J.R. Simplot's influence on his home state was ubiquitous. It's impossible to travel far in Idaho without seeing something he built, owned, donated or produced.
Nearly 14,000 Idahoans are indebted to him for their paychecks. That's the combined number of people who work for the J.R. Simplot Co. and Micron in Idaho. Thousands more work in other states and abroad.
He gave so much to so many causes for so long that not even the company he founded has a record of them all, especially from the early years. The fruits of his generosity are like the product that made them possible, seemingly everywhere.
Boiseans take for granted things in their city that probably wouldn't exist without Simplot. Columbia Village, the Boise Factory Outlet, The Grove Hotel and Bank of America Centre, One Capital Center, the Simplot-Micron Center at Boise State University, the Marriott Courtyard, Boise State University's Simplot Center for Athletic Excellence and the Esther Simplot Performing Arts Academy all relied solely or significantly on Simplot resources.
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He donated $12 million to BSU, including $500,000 to help build the Velma V. Morrison Center for the Performing Arts, and several million to the University of Idaho and Idaho State University. He donated so many millions to the College of Idaho (now Albertson College of Idaho) through the years that a complete record does not exist. He donated $3 million to help build the Esther Simplot Performing Arts Academy and another million to set up an endowment. He donated about $2 million to the Boise and West Boise YMCAs, $500,000 to Boise's Ronald McDonald House and was a substantial contributor to the Salvation Army, Idaho Public Television, the Idaho Zoological Society, Saint Alphonsus and St. Luke's regional medical centers, Fundsy, the Boise Art Museum, the Basque Museum and Cultural Center, the McCall Memorial Hospital and the Pocatello Public Library. The S-16 partnership he began for his grandchildren owns property from the Foothills to the Eighth Street Marketplace.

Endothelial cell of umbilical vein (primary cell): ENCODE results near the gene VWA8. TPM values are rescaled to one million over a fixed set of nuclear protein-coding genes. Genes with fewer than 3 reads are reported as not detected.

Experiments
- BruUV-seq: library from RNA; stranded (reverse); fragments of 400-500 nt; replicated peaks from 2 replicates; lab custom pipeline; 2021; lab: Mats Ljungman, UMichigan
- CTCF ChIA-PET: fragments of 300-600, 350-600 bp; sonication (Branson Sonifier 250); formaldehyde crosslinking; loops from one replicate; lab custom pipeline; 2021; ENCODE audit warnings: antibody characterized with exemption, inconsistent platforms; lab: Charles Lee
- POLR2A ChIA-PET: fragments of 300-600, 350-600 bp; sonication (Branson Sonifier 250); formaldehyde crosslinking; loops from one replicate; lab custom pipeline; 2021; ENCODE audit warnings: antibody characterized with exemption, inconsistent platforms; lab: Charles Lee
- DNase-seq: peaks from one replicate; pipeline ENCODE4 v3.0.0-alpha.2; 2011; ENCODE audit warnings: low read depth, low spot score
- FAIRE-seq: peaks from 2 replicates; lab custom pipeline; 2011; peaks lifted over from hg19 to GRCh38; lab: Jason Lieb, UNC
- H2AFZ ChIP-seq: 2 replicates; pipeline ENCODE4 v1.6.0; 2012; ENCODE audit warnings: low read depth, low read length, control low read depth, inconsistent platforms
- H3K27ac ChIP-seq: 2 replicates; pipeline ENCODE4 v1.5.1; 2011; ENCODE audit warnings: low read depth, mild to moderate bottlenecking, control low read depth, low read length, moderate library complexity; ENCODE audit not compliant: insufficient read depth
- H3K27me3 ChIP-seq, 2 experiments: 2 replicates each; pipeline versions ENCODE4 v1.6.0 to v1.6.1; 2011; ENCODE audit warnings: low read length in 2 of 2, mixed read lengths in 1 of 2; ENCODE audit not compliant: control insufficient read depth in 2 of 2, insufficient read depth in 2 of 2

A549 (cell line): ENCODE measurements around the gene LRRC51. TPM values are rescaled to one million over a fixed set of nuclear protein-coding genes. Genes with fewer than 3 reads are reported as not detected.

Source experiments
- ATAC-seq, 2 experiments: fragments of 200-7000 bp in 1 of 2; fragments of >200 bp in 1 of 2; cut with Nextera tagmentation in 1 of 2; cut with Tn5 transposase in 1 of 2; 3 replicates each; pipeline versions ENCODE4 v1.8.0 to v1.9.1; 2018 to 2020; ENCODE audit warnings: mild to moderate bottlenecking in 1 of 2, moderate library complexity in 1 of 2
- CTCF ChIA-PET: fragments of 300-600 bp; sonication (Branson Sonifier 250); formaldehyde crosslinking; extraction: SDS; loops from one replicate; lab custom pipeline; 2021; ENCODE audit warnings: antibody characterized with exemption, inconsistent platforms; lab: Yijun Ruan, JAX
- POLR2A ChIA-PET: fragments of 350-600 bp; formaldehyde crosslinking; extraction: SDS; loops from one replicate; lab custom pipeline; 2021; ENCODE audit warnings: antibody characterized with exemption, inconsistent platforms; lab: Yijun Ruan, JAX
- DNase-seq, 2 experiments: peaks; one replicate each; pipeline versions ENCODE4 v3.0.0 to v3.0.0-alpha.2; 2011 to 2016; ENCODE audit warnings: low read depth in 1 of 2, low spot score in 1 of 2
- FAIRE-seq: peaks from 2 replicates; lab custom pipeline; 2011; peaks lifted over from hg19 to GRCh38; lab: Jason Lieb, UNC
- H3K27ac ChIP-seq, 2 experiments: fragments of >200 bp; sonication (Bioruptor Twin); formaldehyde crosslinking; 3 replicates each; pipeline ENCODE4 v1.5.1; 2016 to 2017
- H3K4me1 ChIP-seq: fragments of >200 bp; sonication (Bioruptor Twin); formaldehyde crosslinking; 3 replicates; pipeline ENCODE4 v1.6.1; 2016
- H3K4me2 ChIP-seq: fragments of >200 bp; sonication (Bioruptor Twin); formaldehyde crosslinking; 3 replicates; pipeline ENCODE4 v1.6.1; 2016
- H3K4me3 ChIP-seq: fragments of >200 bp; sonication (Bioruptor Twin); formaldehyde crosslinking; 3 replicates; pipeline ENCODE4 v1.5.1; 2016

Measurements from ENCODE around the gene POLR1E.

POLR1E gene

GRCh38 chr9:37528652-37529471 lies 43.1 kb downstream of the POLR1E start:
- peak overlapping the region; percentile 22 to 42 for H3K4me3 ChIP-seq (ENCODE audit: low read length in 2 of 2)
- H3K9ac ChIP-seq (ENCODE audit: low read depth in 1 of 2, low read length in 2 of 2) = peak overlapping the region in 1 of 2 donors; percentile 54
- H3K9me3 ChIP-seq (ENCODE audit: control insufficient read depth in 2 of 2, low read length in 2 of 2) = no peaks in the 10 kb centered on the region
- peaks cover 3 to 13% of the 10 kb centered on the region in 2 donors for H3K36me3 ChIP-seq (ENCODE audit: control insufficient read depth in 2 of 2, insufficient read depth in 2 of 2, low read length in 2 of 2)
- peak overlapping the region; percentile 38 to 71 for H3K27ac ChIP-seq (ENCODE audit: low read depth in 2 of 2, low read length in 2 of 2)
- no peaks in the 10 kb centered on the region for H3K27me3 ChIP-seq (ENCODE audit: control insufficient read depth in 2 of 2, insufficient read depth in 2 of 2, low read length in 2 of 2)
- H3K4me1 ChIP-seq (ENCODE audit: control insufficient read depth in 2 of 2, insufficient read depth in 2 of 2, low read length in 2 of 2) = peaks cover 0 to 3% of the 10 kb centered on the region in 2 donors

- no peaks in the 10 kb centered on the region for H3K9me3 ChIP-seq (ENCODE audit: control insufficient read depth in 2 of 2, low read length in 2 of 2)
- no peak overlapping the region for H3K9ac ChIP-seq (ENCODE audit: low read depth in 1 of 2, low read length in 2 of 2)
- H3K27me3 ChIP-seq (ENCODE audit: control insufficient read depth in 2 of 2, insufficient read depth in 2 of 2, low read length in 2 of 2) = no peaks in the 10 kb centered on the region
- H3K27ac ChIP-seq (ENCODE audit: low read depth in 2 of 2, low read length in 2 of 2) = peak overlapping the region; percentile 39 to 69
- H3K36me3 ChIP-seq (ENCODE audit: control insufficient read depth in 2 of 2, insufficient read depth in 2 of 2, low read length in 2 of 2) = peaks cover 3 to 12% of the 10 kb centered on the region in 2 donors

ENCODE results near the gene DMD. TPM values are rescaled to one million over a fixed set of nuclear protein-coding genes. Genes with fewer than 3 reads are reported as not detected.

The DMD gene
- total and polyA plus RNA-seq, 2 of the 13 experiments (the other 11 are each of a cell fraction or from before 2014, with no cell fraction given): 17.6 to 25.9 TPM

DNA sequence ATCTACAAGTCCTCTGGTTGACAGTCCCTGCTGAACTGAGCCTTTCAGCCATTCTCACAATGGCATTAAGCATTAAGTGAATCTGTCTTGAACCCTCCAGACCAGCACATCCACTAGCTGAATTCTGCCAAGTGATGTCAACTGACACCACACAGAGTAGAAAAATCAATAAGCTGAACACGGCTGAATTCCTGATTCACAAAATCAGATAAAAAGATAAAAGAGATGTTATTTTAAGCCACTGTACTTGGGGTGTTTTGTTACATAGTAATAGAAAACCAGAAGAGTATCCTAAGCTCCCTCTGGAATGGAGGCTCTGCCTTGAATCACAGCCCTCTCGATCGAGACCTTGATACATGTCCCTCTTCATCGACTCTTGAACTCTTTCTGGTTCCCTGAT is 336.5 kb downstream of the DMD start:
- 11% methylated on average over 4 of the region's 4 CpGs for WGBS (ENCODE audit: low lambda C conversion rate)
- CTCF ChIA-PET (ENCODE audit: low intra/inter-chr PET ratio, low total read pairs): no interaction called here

Boiseans who enjoy ice skating or watching professional hockey also owe him. Simplot was instrumental in building both of the city's skating rinks, including the one that helped make the Idaho Steelheads a reality.
He was a pioneer in the development of Bogus Basin, essentially financing its first ski lifts. He also was an early partner in the Brundage Mountain Ski Area at McCall. The J.R. Simplot Co. remains a part owner of Brundage today.
On winter days, the slopes below Simplot's Boise home ring with the shouts and laughter of children who use his hill for sledding and tubing. In summer, they slide down Simplot Hill on blocks of ice.
In a sense, he's even on our vehicles. Simplot was a driving force behind the "Famous Potatoes" slogan that for more than half a century has appeared on Idaho's license plates.